Estimated reading time: 6 minutes
Very often, my students interrogate me on how challenging—even impossible—it is to track someone in an urban area due to the massive presence of concrete, asphalt, tar, and floor tiles. In fact, the absence of real, natural soil sounds like an obstacle impossible to overcome for the application of this ancient but still remarkable art.
But it isn’t. The art of tracking teaches us where to look and how to do it.
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Each track tells a specific story, no matter which substrate it was left on. It is, in itself, the evidence that someone (or something) passed according to the basic principle of forensics: “Every contact leaves a trace“, as stated by Sir Edmund Locard in the past century.
The art of reading tracks, as you know, is mostly related to any outdoor scenario, preferably not so much contaminated by the presence of other tracks (either human either animal).
In order to become successful in detecting, reading, interpreting, and following tracks in an urban scenario, we must first become familiar with the underlayer and all the clues we can collect, no matter what kind of disturbances they are, as defined by the terminology of tracking.
In this article, we will see how to gain it and how to cover our tracks in case you’re being followed.
The fundamental point for tracking (and urban tracking makes no exceptions) is that any person who crosses an environment will leave behind a large amount of evidence — even microscopic and easily overlooked.
The primary differences consist in the essence of the scenario. The experienced tracker reckons many of the tracking techniques used in rural environments can also be employed in an urban context. Substrates do make the difference — concrete and asphalt roads are opposite to dirt trails, as we will soon discover.
But anyone can turn into a proficient tracker and make his/her own way into a systematic follow-up which takes place in urban settings: every detail counts, from accurate observation of the entire scenario to even the most minute details, which are perpetually changing due to the nuances of the heavily populated world we live in.
In the terminology of tracking, Track Traps are specific areas marked by the presence of a type of soil (mainly clay, dark humid soil, sand) particularly prone to capture the details of the design of a shoe (so-called “pattern” in tracking). These spots provide us remarkable aids to easily locate footprints.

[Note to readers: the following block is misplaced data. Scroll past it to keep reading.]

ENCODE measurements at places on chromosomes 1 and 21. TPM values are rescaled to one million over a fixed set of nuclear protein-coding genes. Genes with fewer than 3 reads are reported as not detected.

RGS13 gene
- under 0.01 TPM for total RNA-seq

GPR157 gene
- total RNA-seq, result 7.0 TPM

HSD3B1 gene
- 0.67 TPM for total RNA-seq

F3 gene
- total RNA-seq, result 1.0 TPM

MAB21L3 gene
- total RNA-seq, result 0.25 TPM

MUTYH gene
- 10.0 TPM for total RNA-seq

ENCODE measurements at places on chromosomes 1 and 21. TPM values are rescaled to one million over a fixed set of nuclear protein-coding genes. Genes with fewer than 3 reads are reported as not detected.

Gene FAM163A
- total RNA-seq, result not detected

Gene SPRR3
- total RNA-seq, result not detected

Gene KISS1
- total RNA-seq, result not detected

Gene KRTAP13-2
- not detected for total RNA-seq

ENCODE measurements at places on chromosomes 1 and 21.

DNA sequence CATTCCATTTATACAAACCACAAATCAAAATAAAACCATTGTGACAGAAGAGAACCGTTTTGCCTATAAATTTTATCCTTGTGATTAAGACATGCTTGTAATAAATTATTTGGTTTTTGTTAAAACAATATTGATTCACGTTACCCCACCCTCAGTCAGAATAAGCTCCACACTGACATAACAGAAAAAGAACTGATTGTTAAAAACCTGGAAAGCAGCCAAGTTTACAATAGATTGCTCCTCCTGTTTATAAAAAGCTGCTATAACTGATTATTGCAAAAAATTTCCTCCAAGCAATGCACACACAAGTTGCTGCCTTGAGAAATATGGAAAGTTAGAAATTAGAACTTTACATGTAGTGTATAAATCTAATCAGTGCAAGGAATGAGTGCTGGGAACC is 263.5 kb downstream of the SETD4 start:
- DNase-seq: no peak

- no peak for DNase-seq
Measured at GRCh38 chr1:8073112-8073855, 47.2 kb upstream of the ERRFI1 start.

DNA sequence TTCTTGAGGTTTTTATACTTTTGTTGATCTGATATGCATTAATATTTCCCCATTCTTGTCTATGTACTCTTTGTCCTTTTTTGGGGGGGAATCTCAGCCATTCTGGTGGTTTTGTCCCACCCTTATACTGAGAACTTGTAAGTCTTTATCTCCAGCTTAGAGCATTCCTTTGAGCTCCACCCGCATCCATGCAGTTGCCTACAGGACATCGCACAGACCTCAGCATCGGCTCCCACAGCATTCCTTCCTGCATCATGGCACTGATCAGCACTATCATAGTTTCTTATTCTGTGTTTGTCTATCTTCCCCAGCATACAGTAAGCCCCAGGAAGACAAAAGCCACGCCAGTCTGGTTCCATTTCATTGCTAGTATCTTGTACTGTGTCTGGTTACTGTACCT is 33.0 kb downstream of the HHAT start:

If in the great outdoors, it is pretty common to have an abundance of them, especially in wet, shady areas, on river banks, and so on. The searching of such areas inside a city immediately appears to be extremely difficult.
Here are some urban track traps:
- Sides of roads
- Public parks
- Private parks
- Private gardens
- Flowered spaces (where you can also spot dew and spider webs)
- Dirt-covered spaces,
- Private roads to properties
- Parking lots (where you can find oil)
- Drainage canals
- Spots covered with tar
- Spots covered with sand
Indicators of Passage
The above-mentioned spots surely offer good chances to detect entire footprints. By saying that, there are also other indicators – not less important – that can provide authentic clues that someone crossed an area. For example:
- Any discharged material (such as cigarette butts)
- Any lost item
- Body fluids
- Dogs and cat droppings
- Any sticky material or liquid you can step on (such as paint on pedestrian zebra lines).
Benefits Of Seeing Tracks In The City
Having a tracker mindset is more than just being a fan of the art of tracking. Practical skills related to this ancient art also provide you with more:
- The capability of collecting crucial information on the whole scenario and on people too, as tracking is strictly related to profiling
- Better judgment
Tracking also helps you strengthen your situational awareness. This will enable you to maintain a high level of alertness, especially in big cities. By observing the surroundings, in fact, we create a mental database of places we see, their structural features, and possible exit points.
By observing people, we get better at profiling them, which can be extremely helpful when determining their intentions, especially in hazardous situations.
How To Cover Your Tracks In A City
There are surely more opportunities to leave minimum tracks in a city than any outdoor areas: the massive presence of hard surfaces can properly serve us as the ideal way to make our tracks disappear by confusing them with others.
By the way, in case your intentions are to not leave tracks at all, consider as mandatory the rule to not walk on humid, wet substrates, as well as to stay away from parks and gardens, and to avoid leaving any evidence of your passage in terms of discharged materials.
If this is unavoidable, stepping on others’ footprints is a good way to go. Wearing shoes with an undefined pattern, like mocassins, could be an option to consider.
Last but not least, you need to pay attention to the position of security cameras and to make payments only with cash. Technology related to tracking persons, even in cities, has become extremely effective in the last few decades.
“Psychology states that learning is the sum of the following circumstances: disposition, alertness, purpose of learning, interest in what is to be learned.” – Allan Wigfield
This is especially true for tracking in urban areas. If you want to be proficient in it, you must dedicate yourself to the constant observation of how tracks look in a city. Only through commitment and experience will you achieve good results, not only in detecting tracks but also in covering your own.
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